Dining Review: Brick Pizza Co. in Bristol

Seasonally inspired brick oven pizza delivers in a colossal industrial space.

Salt Water Farms mussels with the El Cantarito cocktail. Photography by Angel Tucker.

Americans spend a lot of time thinking about food; certainly, I’m no exception. The obsession runs from necessity to indulgence, but it’s always driven by a desire for visceral gratification. The delights of our childhood, the special occasion restaurants, the bars where we heralded twenty-one, the dishes that expanded our horizons when we first tried Thai food or French or Indian — these meals are all seared snapshots that define who we are and how we’ve lived. 

But — hear me out — there’s an argument for managing to wrap all of these experiences into a single bite. Casual though it may be, pizza is the rare food that manages to concurrently manifest nostalgia, artisanship and far-flung cultural vision. Some people may think nothing of grabbing a quick slice for sustenance and going about their day, but a pizza done right — finely milled Italian flour, cauldron-like heat, and a dough that is more prominent than its toppings — carries with it all the history of Neapolitan chefs and the fire they revere.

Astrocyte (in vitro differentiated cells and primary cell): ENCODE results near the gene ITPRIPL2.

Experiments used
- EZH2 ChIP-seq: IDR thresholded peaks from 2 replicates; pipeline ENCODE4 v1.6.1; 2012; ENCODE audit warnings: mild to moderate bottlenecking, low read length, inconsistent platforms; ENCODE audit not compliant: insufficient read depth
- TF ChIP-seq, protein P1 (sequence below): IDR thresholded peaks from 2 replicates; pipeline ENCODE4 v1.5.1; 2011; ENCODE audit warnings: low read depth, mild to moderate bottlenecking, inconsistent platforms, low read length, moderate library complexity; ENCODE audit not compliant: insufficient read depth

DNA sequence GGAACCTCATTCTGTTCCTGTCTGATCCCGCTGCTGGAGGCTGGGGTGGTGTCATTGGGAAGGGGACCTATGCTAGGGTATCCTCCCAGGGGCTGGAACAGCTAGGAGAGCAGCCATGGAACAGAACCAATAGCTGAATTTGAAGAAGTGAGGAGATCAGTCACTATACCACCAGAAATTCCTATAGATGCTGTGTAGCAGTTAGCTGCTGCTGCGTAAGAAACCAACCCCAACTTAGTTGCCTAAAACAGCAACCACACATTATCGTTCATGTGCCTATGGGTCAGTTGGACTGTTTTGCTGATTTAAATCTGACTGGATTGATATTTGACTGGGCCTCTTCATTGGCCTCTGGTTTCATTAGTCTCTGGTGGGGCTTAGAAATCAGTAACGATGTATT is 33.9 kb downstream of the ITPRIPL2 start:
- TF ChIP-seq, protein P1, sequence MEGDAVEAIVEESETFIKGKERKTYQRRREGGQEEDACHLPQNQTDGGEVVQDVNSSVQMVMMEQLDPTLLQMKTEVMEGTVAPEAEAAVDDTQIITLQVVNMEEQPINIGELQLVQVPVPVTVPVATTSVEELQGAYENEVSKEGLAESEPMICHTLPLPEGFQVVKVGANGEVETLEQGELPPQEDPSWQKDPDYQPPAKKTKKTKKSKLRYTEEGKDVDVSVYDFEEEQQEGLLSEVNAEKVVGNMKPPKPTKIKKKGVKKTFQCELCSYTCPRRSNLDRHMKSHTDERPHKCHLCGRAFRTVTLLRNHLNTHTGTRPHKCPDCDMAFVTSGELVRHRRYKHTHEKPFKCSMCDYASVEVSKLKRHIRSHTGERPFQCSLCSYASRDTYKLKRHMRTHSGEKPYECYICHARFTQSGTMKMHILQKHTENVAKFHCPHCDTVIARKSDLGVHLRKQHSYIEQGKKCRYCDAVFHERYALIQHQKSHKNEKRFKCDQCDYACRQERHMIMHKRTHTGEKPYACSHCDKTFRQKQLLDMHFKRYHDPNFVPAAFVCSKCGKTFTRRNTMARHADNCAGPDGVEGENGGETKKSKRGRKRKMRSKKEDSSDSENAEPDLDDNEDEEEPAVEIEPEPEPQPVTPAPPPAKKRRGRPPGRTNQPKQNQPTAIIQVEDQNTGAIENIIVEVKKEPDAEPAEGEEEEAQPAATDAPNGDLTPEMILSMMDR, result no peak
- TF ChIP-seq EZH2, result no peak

Pepperoni and caprese pizzas with a Twelve Guns beer. Photography by Angel Tucker.